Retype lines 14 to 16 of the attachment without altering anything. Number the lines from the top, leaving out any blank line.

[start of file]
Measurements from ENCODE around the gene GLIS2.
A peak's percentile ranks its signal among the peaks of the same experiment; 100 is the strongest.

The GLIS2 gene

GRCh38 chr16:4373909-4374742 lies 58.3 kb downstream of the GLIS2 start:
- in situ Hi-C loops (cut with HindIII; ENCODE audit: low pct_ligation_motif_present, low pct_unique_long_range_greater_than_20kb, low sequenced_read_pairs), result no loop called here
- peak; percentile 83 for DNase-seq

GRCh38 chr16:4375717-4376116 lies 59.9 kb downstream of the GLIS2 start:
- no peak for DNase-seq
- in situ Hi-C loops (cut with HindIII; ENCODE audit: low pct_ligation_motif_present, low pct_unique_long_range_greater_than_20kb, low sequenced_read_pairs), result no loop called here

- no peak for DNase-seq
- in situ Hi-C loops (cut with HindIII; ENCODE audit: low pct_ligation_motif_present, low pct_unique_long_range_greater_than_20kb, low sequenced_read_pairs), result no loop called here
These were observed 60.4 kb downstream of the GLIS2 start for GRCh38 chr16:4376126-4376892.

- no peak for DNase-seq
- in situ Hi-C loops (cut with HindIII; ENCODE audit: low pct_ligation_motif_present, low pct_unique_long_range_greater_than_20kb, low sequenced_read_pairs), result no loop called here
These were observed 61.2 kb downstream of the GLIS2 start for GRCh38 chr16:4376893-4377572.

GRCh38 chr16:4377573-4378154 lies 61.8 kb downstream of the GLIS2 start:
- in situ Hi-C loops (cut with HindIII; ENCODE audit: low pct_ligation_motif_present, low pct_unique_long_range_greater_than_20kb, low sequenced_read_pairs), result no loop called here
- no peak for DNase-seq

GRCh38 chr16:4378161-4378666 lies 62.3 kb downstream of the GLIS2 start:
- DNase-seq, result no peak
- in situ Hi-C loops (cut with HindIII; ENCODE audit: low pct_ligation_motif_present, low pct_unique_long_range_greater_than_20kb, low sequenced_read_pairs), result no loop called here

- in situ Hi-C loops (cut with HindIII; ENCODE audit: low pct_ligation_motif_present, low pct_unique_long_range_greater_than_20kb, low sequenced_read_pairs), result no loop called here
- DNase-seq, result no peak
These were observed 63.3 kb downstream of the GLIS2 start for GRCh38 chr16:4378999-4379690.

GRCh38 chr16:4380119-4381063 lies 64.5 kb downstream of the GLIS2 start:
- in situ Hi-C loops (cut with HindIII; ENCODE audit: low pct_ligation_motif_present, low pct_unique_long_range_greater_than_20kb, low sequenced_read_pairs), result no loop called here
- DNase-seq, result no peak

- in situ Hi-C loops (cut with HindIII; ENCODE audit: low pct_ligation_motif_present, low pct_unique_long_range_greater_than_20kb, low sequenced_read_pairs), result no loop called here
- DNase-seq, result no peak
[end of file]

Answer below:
- in situ Hi-C loops (cut with HindIII; ENCODE audit: low pct_ligation_motif_present, low pct_unique_long_range_greater_than_20kb, low sequenced_read_pairs), result no loop called here
These were observed 61.2 kb downstream of the GLIS2 start for GRCh38 chr16:4376893-4377572.

GRCh38 chr16:4377573-4378154 lies 61.8 kb downstream of the GLIS2 start: